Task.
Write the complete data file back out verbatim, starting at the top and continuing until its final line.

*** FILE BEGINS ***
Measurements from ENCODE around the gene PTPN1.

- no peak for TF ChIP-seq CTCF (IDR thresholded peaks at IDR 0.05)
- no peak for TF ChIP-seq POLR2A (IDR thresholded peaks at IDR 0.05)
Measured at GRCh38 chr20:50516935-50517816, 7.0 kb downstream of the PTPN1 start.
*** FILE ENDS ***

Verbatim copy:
Measurements from ENCODE around the gene PTPN1.

- no peak for TF ChIP-seq CTCF (IDR thresholded peaks at IDR 0.05)
- no peak for TF ChIP-seq POLR2A (IDR thresholded peaks at IDR 0.05)
Measured at GRCh38 chr20:50516935-50517816, 7.0 kb downstream of the PTPN1 start.